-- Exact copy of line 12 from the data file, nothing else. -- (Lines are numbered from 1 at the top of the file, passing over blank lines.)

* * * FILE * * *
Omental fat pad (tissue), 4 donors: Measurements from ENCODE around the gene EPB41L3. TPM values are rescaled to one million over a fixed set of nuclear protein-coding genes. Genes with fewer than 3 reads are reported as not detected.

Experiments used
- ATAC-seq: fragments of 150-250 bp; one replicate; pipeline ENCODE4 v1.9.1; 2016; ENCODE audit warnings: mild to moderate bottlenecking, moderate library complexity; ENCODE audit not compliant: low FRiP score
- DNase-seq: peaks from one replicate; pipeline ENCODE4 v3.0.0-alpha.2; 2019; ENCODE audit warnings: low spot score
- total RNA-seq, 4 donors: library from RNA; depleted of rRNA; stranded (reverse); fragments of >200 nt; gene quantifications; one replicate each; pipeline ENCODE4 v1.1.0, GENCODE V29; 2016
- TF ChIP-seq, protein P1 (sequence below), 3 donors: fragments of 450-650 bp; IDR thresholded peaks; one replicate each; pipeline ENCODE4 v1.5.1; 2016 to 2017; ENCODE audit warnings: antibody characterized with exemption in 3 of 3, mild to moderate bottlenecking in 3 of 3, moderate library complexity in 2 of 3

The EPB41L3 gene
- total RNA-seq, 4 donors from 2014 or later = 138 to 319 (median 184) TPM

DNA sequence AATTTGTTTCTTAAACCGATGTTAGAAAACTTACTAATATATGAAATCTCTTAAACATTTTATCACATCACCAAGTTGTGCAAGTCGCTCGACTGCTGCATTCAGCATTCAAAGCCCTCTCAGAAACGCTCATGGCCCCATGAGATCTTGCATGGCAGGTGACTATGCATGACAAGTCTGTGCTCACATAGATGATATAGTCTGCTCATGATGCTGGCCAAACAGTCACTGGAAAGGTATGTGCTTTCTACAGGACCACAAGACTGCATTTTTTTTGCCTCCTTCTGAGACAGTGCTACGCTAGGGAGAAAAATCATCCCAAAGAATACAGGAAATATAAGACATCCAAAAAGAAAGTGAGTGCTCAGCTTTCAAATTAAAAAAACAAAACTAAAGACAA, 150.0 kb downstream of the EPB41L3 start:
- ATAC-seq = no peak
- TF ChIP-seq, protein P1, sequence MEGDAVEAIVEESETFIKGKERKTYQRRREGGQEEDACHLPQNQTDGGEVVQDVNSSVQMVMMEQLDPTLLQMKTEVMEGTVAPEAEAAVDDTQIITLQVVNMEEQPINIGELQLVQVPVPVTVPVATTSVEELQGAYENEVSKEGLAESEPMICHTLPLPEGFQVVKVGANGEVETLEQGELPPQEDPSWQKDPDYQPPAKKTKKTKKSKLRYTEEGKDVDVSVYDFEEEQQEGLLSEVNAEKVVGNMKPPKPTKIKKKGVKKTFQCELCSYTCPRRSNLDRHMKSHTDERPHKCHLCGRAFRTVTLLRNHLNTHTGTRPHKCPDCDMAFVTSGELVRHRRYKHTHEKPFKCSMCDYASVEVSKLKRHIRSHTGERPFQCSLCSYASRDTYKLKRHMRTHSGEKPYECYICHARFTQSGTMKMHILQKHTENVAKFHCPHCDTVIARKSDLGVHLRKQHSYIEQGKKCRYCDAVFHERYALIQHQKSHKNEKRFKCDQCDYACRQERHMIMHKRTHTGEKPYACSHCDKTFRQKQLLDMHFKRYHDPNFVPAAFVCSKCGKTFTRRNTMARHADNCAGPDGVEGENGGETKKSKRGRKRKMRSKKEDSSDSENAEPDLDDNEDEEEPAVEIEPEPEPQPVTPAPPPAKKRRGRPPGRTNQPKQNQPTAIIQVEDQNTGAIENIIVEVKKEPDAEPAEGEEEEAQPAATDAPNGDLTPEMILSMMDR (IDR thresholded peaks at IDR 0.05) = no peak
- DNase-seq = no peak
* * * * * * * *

- DNase-seq = no peak